Chapter 10 is written not from the perspective of Rodrigues or an omniscient narrator in the future, but rather from the perspective of the diary of Jonassen, a clerk at the Dutch firm in Dejima, Nagasaki. The year is 1644 and he relates small tidbits about each day - ships comings in and out of the port, and the goods they carry.
One report on June 9th talks of a family where a coin with a saint on it was found in their house. The parents were executed and the children put into jail and eventually executed, and the apostatized Padre Rodrigues tried to get for mercy for them without success.
Soon after Jonassen is questions again, because Sawano Chuan/Ferreira and Rodrigues told government officials that Dutch vessels from India would carry priests from Macao to Japan. Jonassen is warned that his Firm will be in great trouble if a priest comes to Japan on any of the Dutch ships. Jonassen has to tell the crew on Dutch vessels that if they have anything Catholic on the, they must throw it away or be punished.
In November 1945 Jonassen's diaries continues as usual, with typical reports about "Chinese junks clearly the port," and so on (287). Jonassen continues to have to deal with bouts of anti-Catholicism, like assuring the government that the Dutch are not Catholic, and having to confirm that certain items found in homes are of Catholic origin and that the inhabitants can be justly punished. In January he observes a fumie apostasy display of a small family.
The chapter now switches to third person, focusing on Rodrigues. Rodrigues is summoned to see Inoue, Lord of Chikugo. Inoue tells him he has a house and wife of a recently deceased man for Rodrigues to take over, in Kobinatacho, Edo. He will take over the dead man's name: Okada San'emon. Inoue once more tells Rodrigues that the Christianity of Japan and the God that they pray to is not the Christian God that the missionaries brought over; the "swamp" of Japan has changed the religion.
That night Kichijiro comes to him asking to have confession. As Kichijiro asks forgiveness for trampling on the fumie, and acknowledges that he is a weak man, Rodrigues's thoughts turn to his own apostasy. He tells God that he "resented your silence," and hears God telling him that he was not silent, but rather suffered alongside him (297). Rodrigues asks God a question that has always bothered him: why did he tell Judas to go away? God replied that he told Judas what to do (betray him). Renewed, Rodrigues releases his judgment of weak and strong people, and hears Kichijiro's confession. He knows he is cut off from the church but feels in his heart as strong a love for God as ever. "He loved him now in a different way from before" (298).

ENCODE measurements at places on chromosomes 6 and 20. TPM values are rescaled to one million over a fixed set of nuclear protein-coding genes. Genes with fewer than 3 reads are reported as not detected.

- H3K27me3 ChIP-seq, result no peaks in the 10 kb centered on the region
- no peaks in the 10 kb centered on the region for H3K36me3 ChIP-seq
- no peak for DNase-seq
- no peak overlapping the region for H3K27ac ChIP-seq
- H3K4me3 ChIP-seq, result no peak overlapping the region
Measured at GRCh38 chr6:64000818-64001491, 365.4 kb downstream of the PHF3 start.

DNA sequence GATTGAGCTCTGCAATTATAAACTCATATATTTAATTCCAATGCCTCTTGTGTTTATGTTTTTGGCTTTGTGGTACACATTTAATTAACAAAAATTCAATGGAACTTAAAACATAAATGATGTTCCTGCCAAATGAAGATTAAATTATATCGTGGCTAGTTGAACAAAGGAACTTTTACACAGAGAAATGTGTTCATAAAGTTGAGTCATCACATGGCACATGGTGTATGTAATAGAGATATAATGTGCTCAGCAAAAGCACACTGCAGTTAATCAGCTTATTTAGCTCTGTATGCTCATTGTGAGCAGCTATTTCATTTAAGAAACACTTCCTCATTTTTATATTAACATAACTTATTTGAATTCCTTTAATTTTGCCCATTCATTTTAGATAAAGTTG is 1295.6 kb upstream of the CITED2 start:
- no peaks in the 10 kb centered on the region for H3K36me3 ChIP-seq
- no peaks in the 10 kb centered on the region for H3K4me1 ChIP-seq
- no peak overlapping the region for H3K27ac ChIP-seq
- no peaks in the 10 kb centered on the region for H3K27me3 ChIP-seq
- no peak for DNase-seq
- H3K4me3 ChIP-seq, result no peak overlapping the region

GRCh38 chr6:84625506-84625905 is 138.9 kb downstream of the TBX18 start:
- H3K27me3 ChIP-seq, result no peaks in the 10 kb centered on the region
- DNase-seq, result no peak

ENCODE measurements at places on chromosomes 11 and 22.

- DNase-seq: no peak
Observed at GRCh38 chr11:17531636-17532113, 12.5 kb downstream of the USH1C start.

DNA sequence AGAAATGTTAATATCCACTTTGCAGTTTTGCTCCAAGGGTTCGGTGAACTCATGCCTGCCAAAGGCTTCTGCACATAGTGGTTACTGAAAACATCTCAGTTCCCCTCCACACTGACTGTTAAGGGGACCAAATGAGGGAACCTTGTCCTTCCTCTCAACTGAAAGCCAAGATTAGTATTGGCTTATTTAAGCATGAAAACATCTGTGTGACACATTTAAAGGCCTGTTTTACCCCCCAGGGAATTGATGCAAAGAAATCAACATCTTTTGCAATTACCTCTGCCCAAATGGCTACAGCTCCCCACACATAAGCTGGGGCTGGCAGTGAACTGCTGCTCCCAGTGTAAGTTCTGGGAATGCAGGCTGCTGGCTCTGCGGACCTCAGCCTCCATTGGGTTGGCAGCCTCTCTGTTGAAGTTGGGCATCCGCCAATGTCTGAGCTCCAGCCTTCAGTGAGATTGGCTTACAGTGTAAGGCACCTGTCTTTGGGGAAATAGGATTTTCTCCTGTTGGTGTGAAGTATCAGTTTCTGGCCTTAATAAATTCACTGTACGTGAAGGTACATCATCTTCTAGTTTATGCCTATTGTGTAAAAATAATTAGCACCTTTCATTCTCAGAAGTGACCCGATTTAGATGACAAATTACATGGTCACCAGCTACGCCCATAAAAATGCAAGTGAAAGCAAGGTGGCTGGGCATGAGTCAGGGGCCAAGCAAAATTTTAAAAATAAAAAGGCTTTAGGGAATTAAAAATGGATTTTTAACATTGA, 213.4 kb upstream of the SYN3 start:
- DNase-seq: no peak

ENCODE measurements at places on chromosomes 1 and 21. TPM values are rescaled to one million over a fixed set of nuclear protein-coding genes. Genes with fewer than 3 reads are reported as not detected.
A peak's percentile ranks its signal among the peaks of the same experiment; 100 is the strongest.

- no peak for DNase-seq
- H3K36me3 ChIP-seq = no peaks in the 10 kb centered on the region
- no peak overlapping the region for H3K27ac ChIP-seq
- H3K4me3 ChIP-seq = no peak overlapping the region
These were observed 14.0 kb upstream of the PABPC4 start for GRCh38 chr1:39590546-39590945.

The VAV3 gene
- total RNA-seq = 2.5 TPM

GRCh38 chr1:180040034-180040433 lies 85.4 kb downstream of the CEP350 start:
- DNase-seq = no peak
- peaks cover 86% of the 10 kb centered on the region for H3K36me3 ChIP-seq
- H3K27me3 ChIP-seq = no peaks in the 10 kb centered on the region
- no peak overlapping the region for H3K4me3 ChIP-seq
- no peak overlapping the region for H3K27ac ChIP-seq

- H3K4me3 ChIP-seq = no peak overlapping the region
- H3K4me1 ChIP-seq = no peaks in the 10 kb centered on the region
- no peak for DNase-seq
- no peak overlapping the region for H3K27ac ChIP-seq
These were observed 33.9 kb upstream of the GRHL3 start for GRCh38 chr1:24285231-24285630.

The Appendix is the diary of an officer at the Christian Residence, or Rodrigues/Okada San'emon's house. The diary lists the members of the household, Rodrigues's activities writing a disavowal of Christianity, a drama involving Kichijiro and Christian items found in his possession. Christians continue to be persecuted, and the appendix contains records of jailings. Finally San'emon's death is recorded. He died of illness on July 25th in the 9th year of Enpo, at the age of 64. He had lived in his Christian Residence for 30 years. His body is cremated and he received a posthumous Buddhist name.
The last chapter and appendix combine many viewpoints to show the end of Rodrigues's story. There is the diary of Jonassen, the historian's approach to the second half Chapter 10, and then the family records in the appendix. The effect of all these perspective, combined so closely together at the end of the novel, is once more to give the historical fiction book a sense of realism, as though its contents were truly compiled from historical sources.
The theme of Japan being a swamp that is inhospitable to Christianity occurs again in Chapter 10. Inoue tries to make Rodrigues see his point of view, long after his apostasy: "Christianity simply cannot put down roots here," Inoue says, again using the same nature imagery he has used before to draw a metaphor about how the soil of Japan will never let the sapling of Christianity grow. "Father, you were not defeated by me," Inoue says, "You were defeated by this swamp of Japan" (292).
This language extends into the rest of Inoue and Rodrigues's conversation. Inoue tells Rodrigues that there are still Christians in Japan, but without any priests left, he is comfortable with not prosecuting them - especially because their version of Christianity has been warped from its original message: "If the root is cut, the sapling withers and the leaves die... The Christianity you brought to Japan has changed its form and has become a strange thing" (294). This nature imagery reinforces the extended metaphor, developed throughout the novel, that shows how it is natural for Christianity to be unable to find purchase in Japan.